Tuesday, September 21, 2021
HomeInterviewsTom Gibbons - "Get Him on a Ridley!"

Tom Gibbons – “Get Him on a Ridley!”

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A man our friend Vik first pointed out to us last year and who we interviewed for ‘another well known website’ on account of him being North American, is a Thomas Rufus Gibbons – better known as Tom Gibbons.

When we spoke to Joshua Cunningham recently about what was happening in the Flatlands, he mentioned to us, ‘this American who won two kermises back to back – and that’s not easy to do!

And sure enough, it was our boy, Tom.

Tom Gibbons
Tom has had a few bouquets to give away already this season.

We caught up with the 23 year-old as he rested between races and opened by asking him about his ‘double.’

“I was on a high just with getting to Flanders but my first race was a real culture shock – 267 starters!

“I managed to get across to the break and took 11th place – I was pretty jacked up with that.

“Then the next two races were fields of around 90, I got across to the break both times and won. I’ve been 11th, two firsts, a third, a seventh off 213 starters, an eighth off 210 starters then 14th in an inter club.

“I came over in pretty good shape last year and raced four or five times each week; but top of that I was training hard – too much. I was winning but eventually my body broke down with the fatigue.

“For this season I started back in the autumn with some 30 hour training weeks, then I was forced to take time off because of the hurricane we experienced. In mid-December I started again with four and five hour runs – sometimes even eight hours. I went down to Miami after that and was racing Saturday and Sunday.

“But on the Sunday I’d do a ride too so that I was up over 200 K then I’d do 200 k with some intervals on Monday, 200 K on Tuesday, 250 K with intervals on Wednesday have Thursday off and do 50 K easy on Friday. On my training runs this year, I focussed on the fourth and fifth hours so I’d be strong at the end of races.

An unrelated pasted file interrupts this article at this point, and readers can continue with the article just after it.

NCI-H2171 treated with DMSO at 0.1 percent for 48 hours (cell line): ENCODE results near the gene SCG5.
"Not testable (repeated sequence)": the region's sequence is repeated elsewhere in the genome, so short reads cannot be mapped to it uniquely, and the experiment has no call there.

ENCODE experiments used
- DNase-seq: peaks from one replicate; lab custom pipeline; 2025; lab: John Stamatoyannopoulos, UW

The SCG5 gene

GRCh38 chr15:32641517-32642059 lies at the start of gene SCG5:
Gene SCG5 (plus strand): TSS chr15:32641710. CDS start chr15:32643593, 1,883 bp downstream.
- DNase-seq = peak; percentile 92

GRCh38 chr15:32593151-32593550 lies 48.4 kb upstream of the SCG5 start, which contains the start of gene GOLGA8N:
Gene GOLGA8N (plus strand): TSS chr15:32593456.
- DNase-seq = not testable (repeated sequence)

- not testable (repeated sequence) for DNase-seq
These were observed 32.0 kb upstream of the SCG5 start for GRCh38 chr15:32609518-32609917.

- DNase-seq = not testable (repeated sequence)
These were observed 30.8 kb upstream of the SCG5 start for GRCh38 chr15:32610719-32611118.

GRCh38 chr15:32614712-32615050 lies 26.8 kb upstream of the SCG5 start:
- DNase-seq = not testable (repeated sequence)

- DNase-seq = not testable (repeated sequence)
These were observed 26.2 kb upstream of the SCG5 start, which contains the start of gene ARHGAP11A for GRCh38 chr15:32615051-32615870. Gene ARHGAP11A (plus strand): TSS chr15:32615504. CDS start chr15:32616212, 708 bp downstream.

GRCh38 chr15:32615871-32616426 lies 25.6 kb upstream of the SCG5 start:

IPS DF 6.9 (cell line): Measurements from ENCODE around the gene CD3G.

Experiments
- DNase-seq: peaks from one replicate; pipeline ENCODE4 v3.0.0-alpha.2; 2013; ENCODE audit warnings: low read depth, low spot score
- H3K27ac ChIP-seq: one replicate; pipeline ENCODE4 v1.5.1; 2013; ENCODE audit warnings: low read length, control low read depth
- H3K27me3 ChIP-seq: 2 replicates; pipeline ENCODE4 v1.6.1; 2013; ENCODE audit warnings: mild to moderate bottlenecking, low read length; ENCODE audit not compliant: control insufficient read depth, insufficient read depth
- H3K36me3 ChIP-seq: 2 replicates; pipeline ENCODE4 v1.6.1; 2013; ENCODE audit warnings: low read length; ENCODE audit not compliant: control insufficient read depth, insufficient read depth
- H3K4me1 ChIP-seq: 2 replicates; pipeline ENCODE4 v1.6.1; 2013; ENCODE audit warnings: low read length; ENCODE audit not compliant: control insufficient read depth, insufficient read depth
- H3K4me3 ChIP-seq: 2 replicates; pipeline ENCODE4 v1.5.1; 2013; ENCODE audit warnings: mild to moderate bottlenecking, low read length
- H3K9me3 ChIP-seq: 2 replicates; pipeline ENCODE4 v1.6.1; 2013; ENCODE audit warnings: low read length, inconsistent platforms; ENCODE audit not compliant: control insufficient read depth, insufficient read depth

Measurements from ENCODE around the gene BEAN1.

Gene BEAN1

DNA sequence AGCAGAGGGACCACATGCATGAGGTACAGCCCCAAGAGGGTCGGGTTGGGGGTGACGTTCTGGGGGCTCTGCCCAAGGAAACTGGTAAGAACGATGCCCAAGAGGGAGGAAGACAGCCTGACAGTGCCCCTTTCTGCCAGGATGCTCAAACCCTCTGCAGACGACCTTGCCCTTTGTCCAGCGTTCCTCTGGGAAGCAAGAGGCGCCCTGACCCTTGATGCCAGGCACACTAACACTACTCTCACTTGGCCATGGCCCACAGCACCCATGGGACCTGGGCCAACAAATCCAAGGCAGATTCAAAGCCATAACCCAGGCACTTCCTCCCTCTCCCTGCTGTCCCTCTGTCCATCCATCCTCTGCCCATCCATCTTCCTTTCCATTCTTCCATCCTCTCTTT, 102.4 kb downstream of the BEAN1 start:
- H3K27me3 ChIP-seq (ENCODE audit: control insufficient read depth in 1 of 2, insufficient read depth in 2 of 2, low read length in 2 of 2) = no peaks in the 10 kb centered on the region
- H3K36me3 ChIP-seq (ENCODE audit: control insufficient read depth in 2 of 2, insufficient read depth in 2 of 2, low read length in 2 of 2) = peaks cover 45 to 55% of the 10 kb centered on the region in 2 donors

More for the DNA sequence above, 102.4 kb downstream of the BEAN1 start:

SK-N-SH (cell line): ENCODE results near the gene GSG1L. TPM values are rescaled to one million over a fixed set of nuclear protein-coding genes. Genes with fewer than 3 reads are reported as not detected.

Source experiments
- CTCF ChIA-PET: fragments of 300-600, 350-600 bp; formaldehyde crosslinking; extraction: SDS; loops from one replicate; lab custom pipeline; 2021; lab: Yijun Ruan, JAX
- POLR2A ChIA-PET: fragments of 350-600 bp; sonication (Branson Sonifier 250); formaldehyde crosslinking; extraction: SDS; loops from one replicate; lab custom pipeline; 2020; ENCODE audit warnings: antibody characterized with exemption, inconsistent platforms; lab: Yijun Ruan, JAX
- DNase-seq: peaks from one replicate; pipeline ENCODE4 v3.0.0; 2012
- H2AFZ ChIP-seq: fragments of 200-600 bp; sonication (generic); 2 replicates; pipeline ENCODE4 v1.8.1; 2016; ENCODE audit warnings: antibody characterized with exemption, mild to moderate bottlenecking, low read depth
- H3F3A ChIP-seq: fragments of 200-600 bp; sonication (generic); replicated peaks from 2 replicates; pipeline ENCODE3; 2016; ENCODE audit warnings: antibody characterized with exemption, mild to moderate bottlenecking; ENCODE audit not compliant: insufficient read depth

“Last year I was killing myself after 40 minutes.”

In the UK we have the David Rayner Fund to help aspiring riders; is there anything like that in the USA?

“Not that I know of, I got into cycling late and I’m not sure if the Federation even knows I exist.

“The help has come from family and friends – guys letting me sleep on their floor…”

Tom Gibbons
With the help of his new teammates, Tom (r) has settled in quickly to the Belgian lifestyle.

Did you experience any of Belgium’s ‘Siberian Spring?’

“I totally missed it!

“The day before I got here it was snowing – but when I arrived it was 10 degrees and it’s just been getting warmer and warmer.

“We’ve only had rain five days out of 25, so far.”

What’s your team for 2013?

“Baguet Bicycling Centre, it’s the amateur team of the Doltcini Continental team (who Scotland’s Michael Nicholson rides for, ed.)”

How was the Inter Club?

“Savage!

“It’s about the same level as a kermis – in fact maybe the kermises are more intense.

“But the Inter Clubs are faster and longer and on bigger roads.”

Tom Gibbons
Putting the hurt on some very good riders – there’s Mario Willems in 4th spot.

Do you notice a difference coming early ’13 after you came late last year?